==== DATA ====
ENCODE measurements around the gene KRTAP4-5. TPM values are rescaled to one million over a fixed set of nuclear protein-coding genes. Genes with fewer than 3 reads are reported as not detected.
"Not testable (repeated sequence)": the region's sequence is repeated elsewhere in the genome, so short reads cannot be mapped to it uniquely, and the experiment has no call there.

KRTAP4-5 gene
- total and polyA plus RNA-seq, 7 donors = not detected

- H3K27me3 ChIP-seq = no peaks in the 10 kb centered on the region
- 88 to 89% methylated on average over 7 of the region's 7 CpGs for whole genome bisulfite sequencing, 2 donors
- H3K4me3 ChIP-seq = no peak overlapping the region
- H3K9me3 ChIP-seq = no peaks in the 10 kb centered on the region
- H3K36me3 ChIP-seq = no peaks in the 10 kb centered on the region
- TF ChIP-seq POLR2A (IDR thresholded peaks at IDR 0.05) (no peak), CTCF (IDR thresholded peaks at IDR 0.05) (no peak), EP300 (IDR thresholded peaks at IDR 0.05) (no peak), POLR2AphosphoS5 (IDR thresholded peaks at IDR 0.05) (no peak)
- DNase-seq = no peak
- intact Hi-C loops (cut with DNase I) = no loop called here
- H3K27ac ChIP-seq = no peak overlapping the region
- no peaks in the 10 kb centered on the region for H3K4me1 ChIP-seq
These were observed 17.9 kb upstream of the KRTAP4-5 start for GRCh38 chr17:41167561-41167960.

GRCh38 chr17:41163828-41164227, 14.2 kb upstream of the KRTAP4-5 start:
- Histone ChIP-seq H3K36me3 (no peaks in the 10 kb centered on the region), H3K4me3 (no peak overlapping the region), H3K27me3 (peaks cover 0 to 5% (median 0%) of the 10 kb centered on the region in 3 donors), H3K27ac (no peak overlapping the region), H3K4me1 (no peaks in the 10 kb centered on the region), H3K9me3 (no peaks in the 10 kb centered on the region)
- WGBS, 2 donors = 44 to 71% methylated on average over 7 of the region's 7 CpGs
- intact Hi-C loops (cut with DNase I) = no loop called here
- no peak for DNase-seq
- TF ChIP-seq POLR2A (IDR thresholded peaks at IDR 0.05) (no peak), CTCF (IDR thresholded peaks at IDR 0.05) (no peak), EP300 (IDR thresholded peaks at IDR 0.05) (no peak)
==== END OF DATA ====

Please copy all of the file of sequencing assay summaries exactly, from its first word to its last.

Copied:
ENCODE measurements around the gene KRTAP4-5. TPM values are rescaled to one million over a fixed set of nuclear protein-coding genes. Genes with fewer than 3 reads are reported as not detected.
"Not testable (repeated sequence)": the region's sequence is repeated elsewhere in the genome, so short reads cannot be mapped to it uniquely, and the experiment has no call there.

KRTAP4-5 gene
- total and polyA plus RNA-seq, 7 donors = not detected

- H3K27me3 ChIP-seq = no peaks in the 10 kb centered on the region
- 88 to 89% methylated on average over 7 of the region's 7 CpGs for whole genome bisulfite sequencing, 2 donors
- H3K4me3 ChIP-seq = no peak overlapping the region
- H3K9me3 ChIP-seq = no peaks in the 10 kb centered on the region
- H3K36me3 ChIP-seq = no peaks in the 10 kb centered on the region
- TF ChIP-seq POLR2A (IDR thresholded peaks at IDR 0.05) (no peak), CTCF (IDR thresholded peaks at IDR 0.05) (no peak), EP300 (IDR thresholded peaks at IDR 0.05) (no peak), POLR2AphosphoS5 (IDR thresholded peaks at IDR 0.05) (no peak)
- DNase-seq = no peak
- intact Hi-C loops (cut with DNase I) = no loop called here
- H3K27ac ChIP-seq = no peak overlapping the region
- no peaks in the 10 kb centered on the region for H3K4me1 ChIP-seq
These were observed 17.9 kb upstream of the KRTAP4-5 start for GRCh38 chr17:41167561-41167960.

GRCh38 chr17:41163828-41164227, 14.2 kb upstream of the KRTAP4-5 start:
- Histone ChIP-seq H3K36me3 (no peaks in the 10 kb centered on the region), H3K4me3 (no peak overlapping the region), H3K27me3 (peaks cover 0 to 5% (median 0%) of the 10 kb centered on the region in 3 donors), H3K27ac (no peak overlapping the region), H3K4me1 (no peaks in the 10 kb centered on the region), H3K9me3 (no peaks in the 10 kb centered on the region)
- WGBS, 2 donors = 44 to 71% methylated on average over 7 of the region's 7 CpGs
- intact Hi-C loops (cut with DNase I) = no loop called here
- no peak for DNase-seq
- TF ChIP-seq POLR2A (IDR thresholded peaks at IDR 0.05) (no peak), CTCF (IDR thresholded peaks at IDR 0.05) (no peak), EP300 (IDR thresholded peaks at IDR 0.05) (no peak)